Thursday, September 19, 2019
Tom Tracy - Florida Catholic
MIAMI |Catholic Charities of the Archdiocese of Miami will ship targeted emergency goods and humanitarian relief to the hurricane-ravaged Bahamas through a temporary partnership with the Archdiocese of Nassau.
Fresh from a fact-finding mission to Nassau Sept. 16-17, Peter Routsis-Arroyo, director of Catholic Charities of the Archdiocese of Miami, said Sept. 18 that Nassau Archbishop Patrick C. Pinder agreed that specific material assistance be shipped to both Freeport in Grand Bahama and to Nassau. There it will be used to meet the needs of emerging evacuee shelters as well as shipped to the hard-hit Abaco Island as that becomes more feasible.
The effort will be supported by the special collection taken up in Miami archdiocese parishes following category 5 Hurricane Dorian’s prolonged landfall in the Bahamas Sept. 1-3. South Florida-based Cross Catholic Outreach will facilitate most of the shipping at this time, according to Routsis-Arroyo.
He traveled to Nassau with Msgr. Roberto Garza, who chairs the board of directors of Catholic Charities, and Marco Greenslade, Catholic Charities’ director of Finance, a native of the Bahamas and who reportedly lost an uncle during the hurricane.
Personal hygiene kids, emergency meals and power generators are among the first items to be shipped as early as this weekend.
“Our collection frees us up to ship supplies and help Archbishop Pinder make some strategic decisions,” Routsis-Arroyo said, adding that he planned to invite the six other Catholic Charities agencies in Florida to join the effort.
Meanwhile, a multifaceted Church-sponsored relief effort is just getting underway in the Bahamas — with support from Caritas International, Catholic Relief Services and Catholic Charities USA, which Routsis-Arroyo said also has provided some grant money in support of temporary evacuees to Florida.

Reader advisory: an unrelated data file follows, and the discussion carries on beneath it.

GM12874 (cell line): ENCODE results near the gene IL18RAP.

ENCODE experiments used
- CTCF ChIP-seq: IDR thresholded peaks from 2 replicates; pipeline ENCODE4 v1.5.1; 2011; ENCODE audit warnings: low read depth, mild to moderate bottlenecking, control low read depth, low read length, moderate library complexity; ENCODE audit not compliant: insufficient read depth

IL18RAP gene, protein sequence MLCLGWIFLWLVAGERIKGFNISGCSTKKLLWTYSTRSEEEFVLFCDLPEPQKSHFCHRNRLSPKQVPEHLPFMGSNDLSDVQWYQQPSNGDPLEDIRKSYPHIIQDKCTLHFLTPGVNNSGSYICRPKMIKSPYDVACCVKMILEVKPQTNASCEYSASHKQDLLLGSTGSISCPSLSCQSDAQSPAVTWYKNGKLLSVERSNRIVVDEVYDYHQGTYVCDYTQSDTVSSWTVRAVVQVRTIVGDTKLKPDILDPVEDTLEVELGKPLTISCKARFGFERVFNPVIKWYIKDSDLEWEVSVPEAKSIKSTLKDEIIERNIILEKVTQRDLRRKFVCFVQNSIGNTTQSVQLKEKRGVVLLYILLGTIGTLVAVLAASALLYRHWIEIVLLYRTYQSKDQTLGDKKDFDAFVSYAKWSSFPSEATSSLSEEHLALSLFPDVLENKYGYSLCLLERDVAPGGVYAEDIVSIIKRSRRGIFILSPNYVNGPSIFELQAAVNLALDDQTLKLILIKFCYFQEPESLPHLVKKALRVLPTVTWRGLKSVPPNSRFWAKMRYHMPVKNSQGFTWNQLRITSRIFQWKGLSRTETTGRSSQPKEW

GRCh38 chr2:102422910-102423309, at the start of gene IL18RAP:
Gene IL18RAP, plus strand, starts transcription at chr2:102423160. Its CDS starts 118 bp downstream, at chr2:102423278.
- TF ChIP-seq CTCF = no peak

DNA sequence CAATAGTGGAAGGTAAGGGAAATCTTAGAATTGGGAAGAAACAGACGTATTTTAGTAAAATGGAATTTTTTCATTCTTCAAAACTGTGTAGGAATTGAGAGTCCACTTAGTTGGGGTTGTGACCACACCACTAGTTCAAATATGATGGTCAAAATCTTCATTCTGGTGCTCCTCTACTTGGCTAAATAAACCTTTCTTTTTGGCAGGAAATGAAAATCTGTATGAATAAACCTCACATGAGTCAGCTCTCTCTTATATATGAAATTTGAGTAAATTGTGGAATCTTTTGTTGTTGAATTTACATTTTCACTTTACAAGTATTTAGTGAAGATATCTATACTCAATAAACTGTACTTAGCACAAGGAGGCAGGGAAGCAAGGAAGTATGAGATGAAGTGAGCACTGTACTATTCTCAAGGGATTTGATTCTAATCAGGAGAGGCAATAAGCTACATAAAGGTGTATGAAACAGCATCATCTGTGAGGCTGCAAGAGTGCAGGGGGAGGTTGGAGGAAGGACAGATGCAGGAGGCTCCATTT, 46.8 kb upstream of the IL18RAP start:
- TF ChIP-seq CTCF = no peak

He described the three-hour meeting with Archbishop Pinder as a welcome relief to the archbishop’s dizzying post-Dorian schedule. He had recently seen via helicopter the damage in both Abaco and Grand Bahama.
The Nassau Archdiocese reports that it has lost at least two Catholic schools and one parish as a result of Dorian, while tens of thousands have been displaced or lost their homes. The official death toll stands at over 50 with hundreds or more still officially listed as missing.
“He was so happy to see us. We just sat down and talked out some strategy going forward, and I think it was what he was looking for and needed,” Routsis-Arroyo said, adding that even under ordinary circumstances, Archbishop Pinder operates with far less Church infrastructure and support than would be the norm in Florida.
Among Archbishop Pinder’s growing concerns is how to provide material aid and counseling to the many displaced persons in shelters and ad hoc housing around Nassau; how to assist Catholic school faculty and students; and how to create effective points of aid distribution and shelter facilities.
The parish of St. Francis de Sales in Abaco was shaping up to be a critical distribution point, Routsis-Arroyo said, while Mary Star of the Sea Parish in Grand Bahama is a key point of contact in that area.
“There is no water, no electricity in Abaco and still a big fear that there was a large Haitian community which perished there during the storm. Eventually Abaco will need a workforce to help it rebuild,” Routsis-Arroyo said.
“It may change over time but Archbishop Pinder gave us a new list of what he sees as those needs for now and we will purchase in bulk a lot of what he needs and work with Cross Catholic for the shipping.”
“I think it was helpful for him to sit and think it through with some others from the outside,” Routsis-Arroyo said of his meeting with Archbishop Pinder.